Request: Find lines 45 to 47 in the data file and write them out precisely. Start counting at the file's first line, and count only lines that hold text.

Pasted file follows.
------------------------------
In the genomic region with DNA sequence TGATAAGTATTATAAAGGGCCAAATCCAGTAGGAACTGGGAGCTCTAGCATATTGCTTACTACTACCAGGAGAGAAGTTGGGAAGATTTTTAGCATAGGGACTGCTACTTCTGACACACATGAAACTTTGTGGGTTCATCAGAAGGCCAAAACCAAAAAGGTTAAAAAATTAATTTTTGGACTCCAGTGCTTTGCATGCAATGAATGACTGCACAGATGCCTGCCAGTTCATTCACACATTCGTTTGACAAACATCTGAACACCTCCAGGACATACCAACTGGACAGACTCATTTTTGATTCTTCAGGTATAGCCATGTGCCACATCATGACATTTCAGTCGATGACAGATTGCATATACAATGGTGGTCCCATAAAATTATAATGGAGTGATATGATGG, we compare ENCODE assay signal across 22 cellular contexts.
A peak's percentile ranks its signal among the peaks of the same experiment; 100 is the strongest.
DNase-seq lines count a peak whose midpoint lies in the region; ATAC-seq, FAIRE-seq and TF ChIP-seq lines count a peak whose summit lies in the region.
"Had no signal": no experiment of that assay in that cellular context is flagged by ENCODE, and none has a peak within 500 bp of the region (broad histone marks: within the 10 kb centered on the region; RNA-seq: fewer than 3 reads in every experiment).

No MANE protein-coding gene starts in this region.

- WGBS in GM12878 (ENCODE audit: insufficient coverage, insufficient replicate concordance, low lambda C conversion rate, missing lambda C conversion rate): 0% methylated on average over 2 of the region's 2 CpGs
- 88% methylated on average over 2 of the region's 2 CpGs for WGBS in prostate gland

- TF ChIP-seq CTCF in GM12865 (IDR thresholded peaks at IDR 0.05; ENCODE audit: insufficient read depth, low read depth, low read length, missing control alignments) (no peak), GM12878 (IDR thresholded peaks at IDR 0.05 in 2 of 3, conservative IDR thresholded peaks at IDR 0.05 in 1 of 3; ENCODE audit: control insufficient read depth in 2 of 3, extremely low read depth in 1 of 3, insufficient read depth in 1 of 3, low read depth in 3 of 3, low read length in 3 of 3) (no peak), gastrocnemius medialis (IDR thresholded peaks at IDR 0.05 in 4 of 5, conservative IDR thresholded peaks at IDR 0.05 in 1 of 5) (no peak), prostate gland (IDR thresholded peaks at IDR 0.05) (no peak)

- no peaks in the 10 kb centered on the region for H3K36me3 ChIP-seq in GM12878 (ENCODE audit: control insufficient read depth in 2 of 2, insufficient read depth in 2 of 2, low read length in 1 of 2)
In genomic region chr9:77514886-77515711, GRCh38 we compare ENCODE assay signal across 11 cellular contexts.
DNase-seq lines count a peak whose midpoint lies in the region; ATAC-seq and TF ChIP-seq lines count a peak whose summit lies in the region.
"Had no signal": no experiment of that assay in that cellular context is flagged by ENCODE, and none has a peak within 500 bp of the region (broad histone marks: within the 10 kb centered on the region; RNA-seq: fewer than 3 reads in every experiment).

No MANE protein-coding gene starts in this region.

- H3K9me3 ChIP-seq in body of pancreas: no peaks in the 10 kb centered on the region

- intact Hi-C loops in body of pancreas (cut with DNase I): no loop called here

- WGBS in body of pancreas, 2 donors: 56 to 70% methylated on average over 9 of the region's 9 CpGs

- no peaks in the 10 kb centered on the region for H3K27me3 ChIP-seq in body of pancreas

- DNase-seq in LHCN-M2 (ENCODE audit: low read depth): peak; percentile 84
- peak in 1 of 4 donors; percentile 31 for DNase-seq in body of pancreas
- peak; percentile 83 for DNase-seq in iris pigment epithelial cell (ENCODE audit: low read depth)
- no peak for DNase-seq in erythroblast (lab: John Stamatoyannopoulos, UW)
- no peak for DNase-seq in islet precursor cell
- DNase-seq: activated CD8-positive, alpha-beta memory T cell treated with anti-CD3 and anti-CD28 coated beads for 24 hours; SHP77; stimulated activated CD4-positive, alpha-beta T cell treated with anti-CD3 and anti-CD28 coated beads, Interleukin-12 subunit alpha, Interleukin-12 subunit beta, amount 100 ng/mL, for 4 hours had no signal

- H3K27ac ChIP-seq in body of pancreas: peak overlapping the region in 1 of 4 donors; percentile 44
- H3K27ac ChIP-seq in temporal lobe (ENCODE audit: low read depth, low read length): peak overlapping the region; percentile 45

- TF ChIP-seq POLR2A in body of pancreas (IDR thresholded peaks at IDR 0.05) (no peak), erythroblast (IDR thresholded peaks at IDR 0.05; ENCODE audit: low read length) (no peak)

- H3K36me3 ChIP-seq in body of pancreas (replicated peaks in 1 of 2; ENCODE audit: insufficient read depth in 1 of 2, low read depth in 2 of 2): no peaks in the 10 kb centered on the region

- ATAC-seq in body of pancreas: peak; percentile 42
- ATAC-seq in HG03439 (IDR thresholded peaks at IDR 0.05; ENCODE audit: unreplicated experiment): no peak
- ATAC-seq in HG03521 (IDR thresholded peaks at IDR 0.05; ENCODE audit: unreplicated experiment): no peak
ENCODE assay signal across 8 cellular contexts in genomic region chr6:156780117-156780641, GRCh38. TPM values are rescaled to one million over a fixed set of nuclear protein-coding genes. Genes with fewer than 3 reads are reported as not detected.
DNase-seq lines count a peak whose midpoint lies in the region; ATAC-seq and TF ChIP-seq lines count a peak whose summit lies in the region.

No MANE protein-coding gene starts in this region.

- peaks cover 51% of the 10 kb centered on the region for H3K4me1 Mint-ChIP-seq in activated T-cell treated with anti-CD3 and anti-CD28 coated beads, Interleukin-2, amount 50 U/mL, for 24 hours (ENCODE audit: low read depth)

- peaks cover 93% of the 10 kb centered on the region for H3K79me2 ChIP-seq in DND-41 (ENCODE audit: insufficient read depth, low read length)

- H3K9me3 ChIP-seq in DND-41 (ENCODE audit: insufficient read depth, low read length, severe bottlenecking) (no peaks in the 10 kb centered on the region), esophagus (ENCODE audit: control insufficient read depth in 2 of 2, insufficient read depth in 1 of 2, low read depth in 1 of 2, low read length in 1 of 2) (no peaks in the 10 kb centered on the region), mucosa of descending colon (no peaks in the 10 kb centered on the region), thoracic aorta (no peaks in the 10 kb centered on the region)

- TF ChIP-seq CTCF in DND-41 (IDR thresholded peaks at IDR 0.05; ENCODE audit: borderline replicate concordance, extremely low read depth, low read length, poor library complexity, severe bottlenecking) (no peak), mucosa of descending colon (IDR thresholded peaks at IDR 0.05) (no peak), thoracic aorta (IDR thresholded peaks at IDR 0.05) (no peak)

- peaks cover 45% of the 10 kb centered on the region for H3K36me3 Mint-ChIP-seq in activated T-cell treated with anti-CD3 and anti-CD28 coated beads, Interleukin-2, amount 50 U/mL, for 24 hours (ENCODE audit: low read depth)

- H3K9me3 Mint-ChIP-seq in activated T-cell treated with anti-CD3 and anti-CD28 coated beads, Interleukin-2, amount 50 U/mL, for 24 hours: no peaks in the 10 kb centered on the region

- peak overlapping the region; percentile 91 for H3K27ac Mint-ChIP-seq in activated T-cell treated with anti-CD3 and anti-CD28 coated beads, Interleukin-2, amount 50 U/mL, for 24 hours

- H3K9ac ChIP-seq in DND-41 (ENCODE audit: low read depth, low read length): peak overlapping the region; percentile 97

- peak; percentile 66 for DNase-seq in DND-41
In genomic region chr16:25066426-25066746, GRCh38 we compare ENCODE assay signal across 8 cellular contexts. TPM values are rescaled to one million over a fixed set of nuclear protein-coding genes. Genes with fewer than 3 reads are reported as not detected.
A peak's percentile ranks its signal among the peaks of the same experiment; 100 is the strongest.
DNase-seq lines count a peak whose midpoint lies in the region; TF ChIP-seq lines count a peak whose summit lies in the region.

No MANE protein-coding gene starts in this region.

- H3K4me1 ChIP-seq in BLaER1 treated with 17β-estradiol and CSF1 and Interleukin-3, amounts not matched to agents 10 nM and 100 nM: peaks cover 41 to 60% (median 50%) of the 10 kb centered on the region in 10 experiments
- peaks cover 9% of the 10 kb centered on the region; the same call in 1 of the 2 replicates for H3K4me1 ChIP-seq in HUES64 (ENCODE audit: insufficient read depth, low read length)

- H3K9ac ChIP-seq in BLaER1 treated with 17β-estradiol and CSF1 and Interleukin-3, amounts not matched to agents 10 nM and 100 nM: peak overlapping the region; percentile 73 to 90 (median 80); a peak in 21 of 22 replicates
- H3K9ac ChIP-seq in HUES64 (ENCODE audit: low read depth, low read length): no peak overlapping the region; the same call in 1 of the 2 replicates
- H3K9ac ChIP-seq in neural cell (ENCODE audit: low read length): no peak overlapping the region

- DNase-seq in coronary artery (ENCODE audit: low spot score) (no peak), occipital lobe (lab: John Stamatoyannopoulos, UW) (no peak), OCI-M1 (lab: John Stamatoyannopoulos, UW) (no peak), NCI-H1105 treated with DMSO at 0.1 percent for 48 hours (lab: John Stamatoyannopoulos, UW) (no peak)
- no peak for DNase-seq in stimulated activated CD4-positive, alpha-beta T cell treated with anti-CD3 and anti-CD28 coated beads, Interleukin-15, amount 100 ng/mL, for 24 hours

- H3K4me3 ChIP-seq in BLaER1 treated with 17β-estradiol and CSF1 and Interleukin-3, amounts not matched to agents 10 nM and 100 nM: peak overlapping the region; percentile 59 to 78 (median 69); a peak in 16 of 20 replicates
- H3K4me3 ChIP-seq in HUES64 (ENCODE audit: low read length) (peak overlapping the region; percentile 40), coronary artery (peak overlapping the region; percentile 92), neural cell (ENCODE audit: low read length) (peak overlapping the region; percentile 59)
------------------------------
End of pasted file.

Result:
DNase-seq lines count a peak whose midpoint lies in the region; TF ChIP-seq lines count a peak whose summit lies in the region.

No MANE protein-coding gene starts in this region.

- H3K4me1 ChIP-seq in BLaER1 treated with 17β-estradiol and CSF1 and Interleukin-3, amounts not matched to agents 10 nM and 100 nM: peaks cover 41 to 60% (median 50%) of the 10 kb centered on the region in 10 experiments